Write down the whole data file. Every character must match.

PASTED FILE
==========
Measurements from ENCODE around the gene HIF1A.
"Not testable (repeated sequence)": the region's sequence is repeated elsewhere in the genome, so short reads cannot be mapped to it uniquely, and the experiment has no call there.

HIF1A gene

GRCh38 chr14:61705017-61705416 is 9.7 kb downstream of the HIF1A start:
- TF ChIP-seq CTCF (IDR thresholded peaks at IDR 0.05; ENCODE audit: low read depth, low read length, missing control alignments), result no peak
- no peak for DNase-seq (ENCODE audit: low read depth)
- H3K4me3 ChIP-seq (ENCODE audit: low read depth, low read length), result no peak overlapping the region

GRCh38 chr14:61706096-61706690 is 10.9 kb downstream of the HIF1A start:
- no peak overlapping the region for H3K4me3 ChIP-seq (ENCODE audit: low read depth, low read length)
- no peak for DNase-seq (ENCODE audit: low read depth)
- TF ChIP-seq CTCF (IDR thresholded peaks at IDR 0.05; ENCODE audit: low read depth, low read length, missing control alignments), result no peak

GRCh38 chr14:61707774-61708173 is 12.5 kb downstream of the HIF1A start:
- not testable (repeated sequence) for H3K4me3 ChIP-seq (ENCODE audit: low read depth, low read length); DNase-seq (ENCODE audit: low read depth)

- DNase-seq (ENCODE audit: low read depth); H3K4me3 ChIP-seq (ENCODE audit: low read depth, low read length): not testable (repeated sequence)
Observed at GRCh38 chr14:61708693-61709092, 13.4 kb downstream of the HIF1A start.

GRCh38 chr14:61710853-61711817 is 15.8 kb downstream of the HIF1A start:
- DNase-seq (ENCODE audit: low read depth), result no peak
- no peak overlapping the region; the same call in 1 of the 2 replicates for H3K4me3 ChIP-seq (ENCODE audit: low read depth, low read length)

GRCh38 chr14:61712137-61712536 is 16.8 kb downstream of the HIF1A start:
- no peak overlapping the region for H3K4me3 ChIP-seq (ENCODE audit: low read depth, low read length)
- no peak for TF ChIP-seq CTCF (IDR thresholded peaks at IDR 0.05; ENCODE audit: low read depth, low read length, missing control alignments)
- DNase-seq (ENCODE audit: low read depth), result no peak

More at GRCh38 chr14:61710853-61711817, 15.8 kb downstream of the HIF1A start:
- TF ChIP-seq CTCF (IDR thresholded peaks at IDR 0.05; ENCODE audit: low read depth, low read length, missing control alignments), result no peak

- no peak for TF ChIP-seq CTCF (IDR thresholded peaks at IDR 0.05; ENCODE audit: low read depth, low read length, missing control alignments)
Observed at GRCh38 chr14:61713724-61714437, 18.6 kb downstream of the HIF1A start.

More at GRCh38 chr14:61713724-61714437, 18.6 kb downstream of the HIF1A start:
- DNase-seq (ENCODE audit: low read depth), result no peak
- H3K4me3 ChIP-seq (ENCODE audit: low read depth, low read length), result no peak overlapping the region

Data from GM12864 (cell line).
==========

Measurements from ENCODE around the gene HIF1A.
"Not testable (repeated sequence)": the region's sequence is repeated elsewhere in the genome, so short reads cannot be mapped to it uniquely, and the experiment has no call there.

HIF1A gene

GRCh38 chr14:61705017-61705416 is 9.7 kb downstream of the HIF1A start:
- TF ChIP-seq CTCF (IDR thresholded peaks at IDR 0.05; ENCODE audit: low read depth, low read length, missing control alignments), result no peak
- no peak for DNase-seq (ENCODE audit: low read depth)
- H3K4me3 ChIP-seq (ENCODE audit: low read depth, low read length), result no peak overlapping the region

GRCh38 chr14:61706096-61706690 is 10.9 kb downstream of the HIF1A start:
- no peak overlapping the region for H3K4me3 ChIP-seq (ENCODE audit: low read depth, low read length)
- no peak for DNase-seq (ENCODE audit: low read depth)
- TF ChIP-seq CTCF (IDR thresholded peaks at IDR 0.05; ENCODE audit: low read depth, low read length, missing control alignments), result no peak

GRCh38 chr14:61707774-61708173 is 12.5 kb downstream of the HIF1A start:
- not testable (repeated sequence) for H3K4me3 ChIP-seq (ENCODE audit: low read depth, low read length); DNase-seq (ENCODE audit: low read depth)

- DNase-seq (ENCODE audit: low read depth); H3K4me3 ChIP-seq (ENCODE audit: low read depth, low read length): not testable (repeated sequence)
Observed at GRCh38 chr14:61708693-61709092, 13.4 kb downstream of the HIF1A start.

GRCh38 chr14:61710853-61711817 is 15.8 kb downstream of the HIF1A start:
- DNase-seq (ENCODE audit: low read depth), result no peak
- no peak overlapping the region; the same call in 1 of the 2 replicates for H3K4me3 ChIP-seq (ENCODE audit: low read depth, low read length)

GRCh38 chr14:61712137-61712536 is 16.8 kb downstream of the HIF1A start:
- no peak overlapping the region for H3K4me3 ChIP-seq (ENCODE audit: low read depth, low read length)
- no peak for TF ChIP-seq CTCF (IDR thresholded peaks at IDR 0.05; ENCODE audit: low read depth, low read length, missing control alignments)
- DNase-seq (ENCODE audit: low read depth), result no peak

More at GRCh38 chr14:61710853-61711817, 15.8 kb downstream of the HIF1A start:
- TF ChIP-seq CTCF (IDR thresholded peaks at IDR 0.05; ENCODE audit: low read depth, low read length, missing control alignments), result no peak

- no peak for TF ChIP-seq CTCF (IDR thresholded peaks at IDR 0.05; ENCODE audit: low read depth, low read length, missing control alignments)
Observed at GRCh38 chr14:61713724-61714437, 18.6 kb downstream of the HIF1A start.

More at GRCh38 chr14:61713724-61714437, 18.6 kb downstream of the HIF1A start:
- DNase-seq (ENCODE audit: low read depth), result no peak
- H3K4me3 ChIP-seq (ENCODE audit: low read depth, low read length), result no peak overlapping the region

Data from GM12864 (cell line).